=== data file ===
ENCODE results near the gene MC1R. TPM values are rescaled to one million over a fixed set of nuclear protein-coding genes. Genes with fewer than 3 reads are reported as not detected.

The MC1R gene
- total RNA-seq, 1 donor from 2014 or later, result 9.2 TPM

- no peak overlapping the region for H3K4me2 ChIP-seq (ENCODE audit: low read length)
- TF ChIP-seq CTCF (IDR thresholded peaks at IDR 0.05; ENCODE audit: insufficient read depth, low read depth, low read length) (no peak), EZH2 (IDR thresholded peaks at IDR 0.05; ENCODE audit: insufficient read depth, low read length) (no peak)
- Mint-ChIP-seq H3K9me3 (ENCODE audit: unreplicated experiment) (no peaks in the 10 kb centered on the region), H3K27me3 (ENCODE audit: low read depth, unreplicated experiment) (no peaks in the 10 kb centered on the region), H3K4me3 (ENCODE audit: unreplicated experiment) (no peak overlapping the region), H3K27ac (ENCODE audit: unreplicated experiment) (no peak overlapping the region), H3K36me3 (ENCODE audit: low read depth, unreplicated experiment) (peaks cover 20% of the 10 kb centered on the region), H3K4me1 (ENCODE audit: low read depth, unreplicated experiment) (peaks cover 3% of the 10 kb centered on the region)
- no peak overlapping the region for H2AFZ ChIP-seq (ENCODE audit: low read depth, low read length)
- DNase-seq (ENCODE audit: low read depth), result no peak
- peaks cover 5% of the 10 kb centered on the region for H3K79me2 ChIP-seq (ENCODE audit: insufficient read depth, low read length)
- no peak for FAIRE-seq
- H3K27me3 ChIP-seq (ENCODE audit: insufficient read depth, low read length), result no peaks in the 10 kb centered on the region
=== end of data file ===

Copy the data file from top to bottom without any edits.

ENCODE results near the gene MC1R. TPM values are rescaled to one million over a fixed set of nuclear protein-coding genes. Genes with fewer than 3 reads are reported as not detected.

The MC1R gene
- total RNA-seq, 1 donor from 2014 or later, result 9.2 TPM

- no peak overlapping the region for H3K4me2 ChIP-seq (ENCODE audit: low read length)
- TF ChIP-seq CTCF (IDR thresholded peaks at IDR 0.05; ENCODE audit: insufficient read depth, low read depth, low read length) (no peak), EZH2 (IDR thresholded peaks at IDR 0.05; ENCODE audit: insufficient read depth, low read length) (no peak)
- Mint-ChIP-seq H3K9me3 (ENCODE audit: unreplicated experiment) (no peaks in the 10 kb centered on the region), H3K27me3 (ENCODE audit: low read depth, unreplicated experiment) (no peaks in the 10 kb centered on the region), H3K4me3 (ENCODE audit: unreplicated experiment) (no peak overlapping the region), H3K27ac (ENCODE audit: unreplicated experiment) (no peak overlapping the region), H3K36me3 (ENCODE audit: low read depth, unreplicated experiment) (peaks cover 20% of the 10 kb centered on the region), H3K4me1 (ENCODE audit: low read depth, unreplicated experiment) (peaks cover 3% of the 10 kb centered on the region)
- no peak overlapping the region for H2AFZ ChIP-seq (ENCODE audit: low read depth, low read length)
- DNase-seq (ENCODE audit: low read depth), result no peak
- peaks cover 5% of the 10 kb centered on the region for H3K79me2 ChIP-seq (ENCODE audit: insufficient read depth, low read length)
- no peak for FAIRE-seq
- H3K27me3 ChIP-seq (ENCODE audit: insufficient read depth, low read length), result no peaks in the 10 kb centered on the region